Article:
“What would you do if hundreds of refugees started knocking on your doors overnight? They don’t speak your language, and very few people in your community can communicate with them.” This question is defining the education system in Romania, where the school system is being inundated with Ukrainian refugee’s fleeing conflict. There is no notice of their arrival and the school system was not prepared with the proper resources, teachers, or training to effectively navigate this crisis.
To assist the Romanian education system in answering these questions, the Congressional Office for International Leadership proposed bringing over three cohorts of Romanian teachers and administrators to exchange ideas with American schools and NGO’s. Global Ties KC had the pleasure of hosting one of these cohorts, and from August 12-20, these delegates met with 13 professional resources, stayed with three amazing host families, and dove head-first into the process.
Our cohort consisted of five amazing delegates who are on the front lines of the refugee crisis:
- Daniel Cergan, Director of the oldest school in Bucharest. His school has had over 120 Ukrainian refugees arrive since the Russian invasion. His school is one of three main hubs for Ukrainian refugees in Bucharest.
- Larisa Gojnete, Director of Communications for the Bucharest School Inspectorate. She is responsible for handling communications for a district of over 480,000 students. She also has the unenviable task of assigning Ukrainian refugees to schools in Bucharest.
- Liliana Cebotari, an English teacher in Berbesti, a town in southwest Romania. She is one of the few teachers in the country that speaks fluent Russian, and is helping craft Romanian as a Second Language programs.
- Daniela Ceredeev, a teacher and school inspector in Sucaeva County, an area adjacent to the Ukrainian border. This is an area hit the hardest with Ukrainian refugees.
- Eliza Chirila-Pop, the facilitator for the group, works as the country director for American Councils in Romania.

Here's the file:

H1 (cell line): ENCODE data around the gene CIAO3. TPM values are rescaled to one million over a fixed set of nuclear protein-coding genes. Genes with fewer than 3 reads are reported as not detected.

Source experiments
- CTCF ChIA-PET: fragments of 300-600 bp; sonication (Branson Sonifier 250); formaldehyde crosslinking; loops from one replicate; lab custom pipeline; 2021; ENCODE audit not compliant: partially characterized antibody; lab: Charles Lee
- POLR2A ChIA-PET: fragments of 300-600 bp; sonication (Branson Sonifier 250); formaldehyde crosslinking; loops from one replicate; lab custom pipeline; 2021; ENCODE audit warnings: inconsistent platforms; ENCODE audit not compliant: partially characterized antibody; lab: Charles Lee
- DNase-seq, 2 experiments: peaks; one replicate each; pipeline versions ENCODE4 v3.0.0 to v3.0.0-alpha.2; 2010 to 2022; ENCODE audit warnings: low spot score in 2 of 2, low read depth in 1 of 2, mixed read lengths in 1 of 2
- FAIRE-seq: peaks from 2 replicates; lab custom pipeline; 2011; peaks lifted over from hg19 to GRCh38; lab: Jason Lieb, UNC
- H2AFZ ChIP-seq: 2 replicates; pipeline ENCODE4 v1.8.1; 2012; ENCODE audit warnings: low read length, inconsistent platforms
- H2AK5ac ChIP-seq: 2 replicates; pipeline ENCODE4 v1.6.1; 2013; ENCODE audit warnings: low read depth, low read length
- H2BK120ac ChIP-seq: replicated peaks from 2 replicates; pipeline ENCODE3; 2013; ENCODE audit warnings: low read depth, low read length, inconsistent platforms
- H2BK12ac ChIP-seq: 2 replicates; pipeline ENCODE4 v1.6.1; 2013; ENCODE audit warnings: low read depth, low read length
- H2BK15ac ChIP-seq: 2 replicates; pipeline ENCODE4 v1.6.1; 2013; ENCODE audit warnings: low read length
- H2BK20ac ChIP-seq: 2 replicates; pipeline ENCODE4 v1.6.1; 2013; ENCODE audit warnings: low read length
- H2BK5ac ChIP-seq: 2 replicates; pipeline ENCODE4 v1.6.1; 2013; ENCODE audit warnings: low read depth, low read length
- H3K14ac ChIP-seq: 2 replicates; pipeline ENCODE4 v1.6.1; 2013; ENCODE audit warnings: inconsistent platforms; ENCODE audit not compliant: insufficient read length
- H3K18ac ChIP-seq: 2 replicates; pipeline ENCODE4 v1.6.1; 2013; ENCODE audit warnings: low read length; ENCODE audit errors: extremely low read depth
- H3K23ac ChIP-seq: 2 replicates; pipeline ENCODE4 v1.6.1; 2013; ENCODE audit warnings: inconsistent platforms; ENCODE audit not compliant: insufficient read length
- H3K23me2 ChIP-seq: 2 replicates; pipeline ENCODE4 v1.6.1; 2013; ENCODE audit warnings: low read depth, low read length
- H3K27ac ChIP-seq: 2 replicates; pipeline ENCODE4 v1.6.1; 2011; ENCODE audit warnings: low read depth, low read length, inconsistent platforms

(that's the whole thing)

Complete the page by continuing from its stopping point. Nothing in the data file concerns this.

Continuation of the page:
While in Kansas City, the delegates met with tons of great resources. The schools they met with include: Olathe Public Schools, the KCPS International Welcome Center, KCK Public Schools, Topeka Public Schools, Corpus Christi Catholic School, Shawnee Mission Public Schools, the UMKC Applied Language Institute and El Centro. In addition, they met with a great group of NGO’s: Della Lamb Community Services, Welcoming KC, KC for Refugees, and Jewish Vocational Services. The delegates also had the chance to speak with a Trauma expert at the Olathe campus of K-State University.
While this week was jam packed with professional meetings, we found some time to fit a little bit of fun as well. The delegates got on the jumbotron at a Royals game, wandered the halls of the Nelson-Atkins, visited the Brown vs. Board of Education National Historic Site, walked up to the dome of the Kansas State Capitol, and got to explore the Ethnic Enrichment Festival.
It was by all accounts a busy week! However, it was a week the delegates will not soon forget. The professional meetings expanded the perspectives of both the delegates and their American counterparts. The question that led off this piece, what would you do in my situation, was answered a lot of different ways. Ideas about different technologies, teaching strategies, and refugee support systems were all laid on the table. The delegates eagerly scribbled notes about these things, but every meeting had one thing in common. Right after this question was asked, every American in the room sat back in their chair and replied, “That’s a hard one, we’ve never been in that situation.” While the delegates will undoubtedly return to Romania and implement the tools they picked up in America, every American was forced to ponder the magnitude of the situation in Romania, and come to the conclusion that there is no easy solution.
Global Ties KC wants to thank every resource that met with these amazing delegates and shared your thoughts and ideas! You are playing a part in addressing a crisis halfway around the world. To every homestay host, this would have been impossible without you. We hope to see our Romanian friends soon, and wish them all the best in addressing this difficult situation. We loved having you in Kansas City.